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Gender may determine tolerance to spaceflight, new research suggests

Published Jun 18th, 2024 10:02PM EDT
ISS astronaut in spacesuit
Image: Artsiom P / Adobe

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A new study suggests that gender could play a part in how tolerant your body is to spaceflight. The research, which is featured in Nature Communications, looked at data from 2021’s Inspiration4 mission. Based on that data, the researchers believe that female astronauts may be slightly more tolerant to spaceflight than male astronauts. However, they say more data is needed to confirm their findings.

The research was conducted by the Space Omics and Medical Atlas (SOMA). SOMA also recently published research that showed that just three days in space can cause temporary changes in the human body. This new research, though, looks specifically at the differences in changes based on the sex of the astronaut.

While both sexes returned to baseline quickly, the current data suggests that female astronauts returned to baseline a bit more quickly, the study’s authors write. Study author Christopher Mason of Weill Cornell Medicine argues that the female body is able to adapt to physical changes more quickly due to its ability to bear children.

NASA astronaut Kate Rubins harvests radishes on board the ISS. Image source: NASA

Mason says that perhaps the female body’s ability to adapt to and tolerate large changes in both fluid dynamics and physiology during pregnancy may also help it manage the stress of spaceflight at a physiological level much better than the male body. Of course, more data will be needed to confirm whether this theory is true or not.

That’s because of the hundreds of astronauts that have been to space; less than 100 female astronauts have left Earth’s atmosphere. Meanwhile, more than 600 male astronauts have traveled beyond the protective atmosphere of our planet. Even if the research is confirmed, there are other caveats to keep in mind, another SOMA researcher points out.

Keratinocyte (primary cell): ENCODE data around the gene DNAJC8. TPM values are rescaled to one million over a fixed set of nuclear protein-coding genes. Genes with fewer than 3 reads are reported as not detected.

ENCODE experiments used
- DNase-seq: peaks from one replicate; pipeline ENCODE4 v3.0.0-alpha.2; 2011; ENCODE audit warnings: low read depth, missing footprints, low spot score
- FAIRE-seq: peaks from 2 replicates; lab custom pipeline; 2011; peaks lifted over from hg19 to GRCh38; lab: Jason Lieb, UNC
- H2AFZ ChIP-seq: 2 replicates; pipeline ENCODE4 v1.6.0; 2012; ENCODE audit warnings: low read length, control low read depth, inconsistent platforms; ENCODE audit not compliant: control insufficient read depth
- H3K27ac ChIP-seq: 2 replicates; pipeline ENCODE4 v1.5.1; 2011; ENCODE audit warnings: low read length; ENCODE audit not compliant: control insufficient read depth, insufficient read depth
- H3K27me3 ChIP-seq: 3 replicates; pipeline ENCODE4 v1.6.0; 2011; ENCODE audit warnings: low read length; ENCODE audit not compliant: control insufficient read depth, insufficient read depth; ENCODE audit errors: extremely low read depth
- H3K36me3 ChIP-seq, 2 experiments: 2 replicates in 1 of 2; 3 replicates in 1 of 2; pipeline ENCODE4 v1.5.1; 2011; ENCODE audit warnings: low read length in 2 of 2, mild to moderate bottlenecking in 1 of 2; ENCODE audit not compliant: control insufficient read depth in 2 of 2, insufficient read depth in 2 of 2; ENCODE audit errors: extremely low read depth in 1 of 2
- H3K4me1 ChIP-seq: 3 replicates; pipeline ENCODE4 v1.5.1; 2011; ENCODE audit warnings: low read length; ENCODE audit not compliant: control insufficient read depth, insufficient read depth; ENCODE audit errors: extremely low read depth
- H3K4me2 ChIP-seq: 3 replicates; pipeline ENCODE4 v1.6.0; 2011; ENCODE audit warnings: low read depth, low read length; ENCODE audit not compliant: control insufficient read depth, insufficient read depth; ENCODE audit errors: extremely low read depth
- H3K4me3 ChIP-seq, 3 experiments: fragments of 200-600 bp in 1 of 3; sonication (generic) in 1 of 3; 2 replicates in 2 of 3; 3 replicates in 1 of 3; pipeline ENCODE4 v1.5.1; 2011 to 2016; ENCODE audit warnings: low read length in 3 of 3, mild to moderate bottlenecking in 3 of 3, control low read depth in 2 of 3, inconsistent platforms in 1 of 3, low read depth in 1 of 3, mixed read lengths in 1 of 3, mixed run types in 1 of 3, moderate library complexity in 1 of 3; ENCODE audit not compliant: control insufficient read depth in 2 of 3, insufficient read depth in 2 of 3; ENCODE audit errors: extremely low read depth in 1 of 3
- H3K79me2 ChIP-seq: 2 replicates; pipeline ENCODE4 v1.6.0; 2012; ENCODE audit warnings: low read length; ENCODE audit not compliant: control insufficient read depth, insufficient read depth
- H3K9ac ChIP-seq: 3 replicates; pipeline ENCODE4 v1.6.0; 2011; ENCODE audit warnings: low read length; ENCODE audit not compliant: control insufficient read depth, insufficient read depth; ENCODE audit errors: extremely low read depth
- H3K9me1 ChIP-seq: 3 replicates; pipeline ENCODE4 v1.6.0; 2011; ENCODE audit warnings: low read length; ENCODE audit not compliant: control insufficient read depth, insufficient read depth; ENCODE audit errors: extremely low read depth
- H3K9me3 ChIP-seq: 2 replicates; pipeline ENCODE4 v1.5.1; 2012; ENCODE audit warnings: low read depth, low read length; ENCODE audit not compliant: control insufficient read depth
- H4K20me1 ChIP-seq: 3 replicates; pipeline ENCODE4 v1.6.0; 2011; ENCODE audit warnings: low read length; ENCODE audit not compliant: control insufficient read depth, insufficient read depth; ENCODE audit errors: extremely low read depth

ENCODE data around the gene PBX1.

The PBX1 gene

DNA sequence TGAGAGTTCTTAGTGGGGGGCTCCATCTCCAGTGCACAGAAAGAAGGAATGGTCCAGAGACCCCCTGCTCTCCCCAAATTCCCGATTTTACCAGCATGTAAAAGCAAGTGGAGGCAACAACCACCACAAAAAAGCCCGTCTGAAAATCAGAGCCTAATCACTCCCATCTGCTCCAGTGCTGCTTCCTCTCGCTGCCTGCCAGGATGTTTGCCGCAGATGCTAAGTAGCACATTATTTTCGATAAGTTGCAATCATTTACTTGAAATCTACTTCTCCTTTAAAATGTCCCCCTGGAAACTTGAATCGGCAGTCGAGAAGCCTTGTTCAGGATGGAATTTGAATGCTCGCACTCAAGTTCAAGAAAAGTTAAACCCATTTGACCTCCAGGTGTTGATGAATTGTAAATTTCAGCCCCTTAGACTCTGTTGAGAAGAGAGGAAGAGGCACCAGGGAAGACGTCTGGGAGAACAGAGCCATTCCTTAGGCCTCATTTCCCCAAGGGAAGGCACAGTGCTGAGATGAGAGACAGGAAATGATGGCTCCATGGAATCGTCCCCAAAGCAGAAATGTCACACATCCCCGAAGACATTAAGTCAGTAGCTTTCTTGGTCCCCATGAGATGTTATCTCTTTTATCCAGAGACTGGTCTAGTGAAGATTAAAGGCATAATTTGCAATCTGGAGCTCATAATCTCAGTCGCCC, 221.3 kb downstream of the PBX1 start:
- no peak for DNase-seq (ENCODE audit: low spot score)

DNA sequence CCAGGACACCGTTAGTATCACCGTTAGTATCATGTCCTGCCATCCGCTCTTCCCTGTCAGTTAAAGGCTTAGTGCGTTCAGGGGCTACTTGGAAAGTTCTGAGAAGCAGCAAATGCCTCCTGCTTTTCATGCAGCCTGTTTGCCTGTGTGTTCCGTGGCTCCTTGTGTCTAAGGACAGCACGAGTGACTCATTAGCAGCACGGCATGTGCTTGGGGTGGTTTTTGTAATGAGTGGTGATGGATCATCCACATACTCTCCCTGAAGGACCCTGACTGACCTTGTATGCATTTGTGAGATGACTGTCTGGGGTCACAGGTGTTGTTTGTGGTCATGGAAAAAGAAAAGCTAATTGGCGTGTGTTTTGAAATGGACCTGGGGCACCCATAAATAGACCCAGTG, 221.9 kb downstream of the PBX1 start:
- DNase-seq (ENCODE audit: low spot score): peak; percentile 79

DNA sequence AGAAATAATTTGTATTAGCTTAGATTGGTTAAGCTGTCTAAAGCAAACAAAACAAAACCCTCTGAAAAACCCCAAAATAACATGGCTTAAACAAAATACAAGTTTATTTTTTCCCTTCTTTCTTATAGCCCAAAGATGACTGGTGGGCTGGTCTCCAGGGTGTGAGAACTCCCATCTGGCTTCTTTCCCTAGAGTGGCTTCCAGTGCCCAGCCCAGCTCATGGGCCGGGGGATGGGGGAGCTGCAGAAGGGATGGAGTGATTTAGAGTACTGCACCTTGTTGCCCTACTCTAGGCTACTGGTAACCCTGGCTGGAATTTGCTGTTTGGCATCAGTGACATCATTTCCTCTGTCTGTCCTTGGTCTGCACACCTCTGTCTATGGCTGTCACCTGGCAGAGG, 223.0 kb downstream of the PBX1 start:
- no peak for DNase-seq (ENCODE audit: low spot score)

According to Susan Bailey, who works with Colorado State University and SOMA, even if women can bounce back faster, their bodies have shown to be more susceptible to some of the radiation-induced cancers that can come when traveling into space. That’s because space is extremely radioactive, and cancers like lung and breast cancer are more likely to develop in women, Bailey notes.

This research is certainly interesting and raises some questions. Perhaps as more female astronauts travel beyond our planet, we’ll be able to conduct more research and find answers. For now, though, we’ll have to be content with our current theories.

Josh Hawkins has been writing for over a decade, covering science, gaming, and tech culture. He also is a top-rated product reviewer with experience in extensively researched product comparisons, headphones, and gaming devices.

Whenever he isn’t busy writing about tech or gadgets, he can usually be found enjoying a new world in a video game, or tinkering with something on his computer.